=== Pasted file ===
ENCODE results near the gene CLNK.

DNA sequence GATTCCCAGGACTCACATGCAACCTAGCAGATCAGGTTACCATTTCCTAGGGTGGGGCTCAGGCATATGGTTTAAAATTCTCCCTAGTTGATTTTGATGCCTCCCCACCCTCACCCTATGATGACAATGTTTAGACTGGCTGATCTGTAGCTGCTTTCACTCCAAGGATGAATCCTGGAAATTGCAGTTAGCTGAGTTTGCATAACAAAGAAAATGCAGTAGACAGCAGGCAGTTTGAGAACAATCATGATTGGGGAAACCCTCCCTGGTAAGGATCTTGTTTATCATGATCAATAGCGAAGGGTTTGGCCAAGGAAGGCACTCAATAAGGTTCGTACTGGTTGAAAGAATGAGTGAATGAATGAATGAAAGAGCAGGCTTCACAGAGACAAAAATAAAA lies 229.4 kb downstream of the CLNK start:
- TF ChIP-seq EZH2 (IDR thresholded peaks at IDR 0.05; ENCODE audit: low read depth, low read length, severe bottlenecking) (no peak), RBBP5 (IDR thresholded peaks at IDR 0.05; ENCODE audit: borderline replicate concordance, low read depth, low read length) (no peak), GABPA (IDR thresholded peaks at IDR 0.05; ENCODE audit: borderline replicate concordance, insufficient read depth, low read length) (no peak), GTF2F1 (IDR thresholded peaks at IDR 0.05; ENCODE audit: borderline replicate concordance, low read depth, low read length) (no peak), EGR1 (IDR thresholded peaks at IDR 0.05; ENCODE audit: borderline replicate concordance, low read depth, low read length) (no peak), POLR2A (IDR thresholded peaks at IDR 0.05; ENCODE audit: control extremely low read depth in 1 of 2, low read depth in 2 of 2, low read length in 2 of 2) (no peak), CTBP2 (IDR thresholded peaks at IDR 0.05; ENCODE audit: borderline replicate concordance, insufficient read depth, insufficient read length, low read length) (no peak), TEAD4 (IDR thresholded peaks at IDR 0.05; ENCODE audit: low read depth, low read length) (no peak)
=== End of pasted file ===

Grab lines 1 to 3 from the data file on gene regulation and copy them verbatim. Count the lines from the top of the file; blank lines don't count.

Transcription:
ENCODE results near the gene CLNK.

DNA sequence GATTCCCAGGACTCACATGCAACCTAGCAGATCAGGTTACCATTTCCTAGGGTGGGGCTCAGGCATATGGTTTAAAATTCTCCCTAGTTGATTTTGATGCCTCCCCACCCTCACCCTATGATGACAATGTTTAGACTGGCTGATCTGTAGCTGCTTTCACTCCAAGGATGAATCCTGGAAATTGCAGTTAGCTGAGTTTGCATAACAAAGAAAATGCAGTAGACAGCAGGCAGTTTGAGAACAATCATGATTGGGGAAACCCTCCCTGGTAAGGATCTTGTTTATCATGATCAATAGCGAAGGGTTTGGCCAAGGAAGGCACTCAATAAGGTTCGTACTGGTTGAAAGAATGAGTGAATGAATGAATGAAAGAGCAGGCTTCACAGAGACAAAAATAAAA lies 229.4 kb downstream of the CLNK start:
- TF ChIP-seq EZH2 (IDR thresholded peaks at IDR 0.05; ENCODE audit: low read depth, low read length, severe bottlenecking) (no peak), RBBP5 (IDR thresholded peaks at IDR 0.05; ENCODE audit: borderline replicate concordance, low read depth, low read length) (no peak), GABPA (IDR thresholded peaks at IDR 0.05; ENCODE audit: borderline replicate concordance, insufficient read depth, low read length) (no peak), GTF2F1 (IDR thresholded peaks at IDR 0.05; ENCODE audit: borderline replicate concordance, low read depth, low read length) (no peak), EGR1 (IDR thresholded peaks at IDR 0.05; ENCODE audit: borderline replicate concordance, low read depth, low read length) (no peak), POLR2A (IDR thresholded peaks at IDR 0.05; ENCODE audit: control extremely low read depth in 1 of 2, low read depth in 2 of 2, low read length in 2 of 2) (no peak), CTBP2 (IDR thresholded peaks at IDR 0.05; ENCODE audit: borderline replicate concordance, insufficient read depth, insufficient read length, low read length) (no peak), TEAD4 (IDR thresholded peaks at IDR 0.05; ENCODE audit: low read depth, low read length) (no peak)